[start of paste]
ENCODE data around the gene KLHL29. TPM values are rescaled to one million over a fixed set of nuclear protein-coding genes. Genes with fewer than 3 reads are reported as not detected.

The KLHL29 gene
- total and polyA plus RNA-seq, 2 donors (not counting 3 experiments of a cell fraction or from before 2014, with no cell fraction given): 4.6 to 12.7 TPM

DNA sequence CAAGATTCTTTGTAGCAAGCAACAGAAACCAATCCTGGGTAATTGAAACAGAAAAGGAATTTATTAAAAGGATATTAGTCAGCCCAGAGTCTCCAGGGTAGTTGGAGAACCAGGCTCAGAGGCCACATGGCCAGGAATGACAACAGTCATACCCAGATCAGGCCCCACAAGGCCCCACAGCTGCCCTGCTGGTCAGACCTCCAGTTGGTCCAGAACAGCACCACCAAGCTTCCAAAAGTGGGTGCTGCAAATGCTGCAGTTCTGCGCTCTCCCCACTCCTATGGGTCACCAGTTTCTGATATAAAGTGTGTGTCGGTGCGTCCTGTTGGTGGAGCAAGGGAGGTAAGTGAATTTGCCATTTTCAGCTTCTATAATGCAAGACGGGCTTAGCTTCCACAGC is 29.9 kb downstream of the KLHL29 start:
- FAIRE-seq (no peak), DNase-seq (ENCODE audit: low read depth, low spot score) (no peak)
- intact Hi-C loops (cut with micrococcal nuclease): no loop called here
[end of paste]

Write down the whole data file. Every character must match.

ENCODE data around the gene KLHL29. TPM values are rescaled to one million over a fixed set of nuclear protein-coding genes. Genes with fewer than 3 reads are reported as not detected.

The KLHL29 gene
- total and polyA plus RNA-seq, 2 donors (not counting 3 experiments of a cell fraction or from before 2014, with no cell fraction given): 4.6 to 12.7 TPM

DNA sequence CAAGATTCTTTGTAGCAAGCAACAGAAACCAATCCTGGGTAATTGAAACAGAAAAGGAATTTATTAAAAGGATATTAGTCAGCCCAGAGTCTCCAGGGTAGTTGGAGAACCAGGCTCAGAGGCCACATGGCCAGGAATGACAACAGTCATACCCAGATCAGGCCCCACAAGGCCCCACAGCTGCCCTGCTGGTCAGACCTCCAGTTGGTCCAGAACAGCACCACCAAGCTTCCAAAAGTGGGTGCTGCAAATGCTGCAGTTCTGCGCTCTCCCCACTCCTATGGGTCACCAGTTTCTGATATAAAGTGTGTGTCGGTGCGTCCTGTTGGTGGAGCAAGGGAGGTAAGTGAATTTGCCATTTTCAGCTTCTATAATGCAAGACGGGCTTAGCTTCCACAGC is 29.9 kb downstream of the KLHL29 start:
- FAIRE-seq (no peak), DNase-seq (ENCODE audit: low read depth, low spot score) (no peak)
- intact Hi-C loops (cut with micrococcal nuclease): no loop called here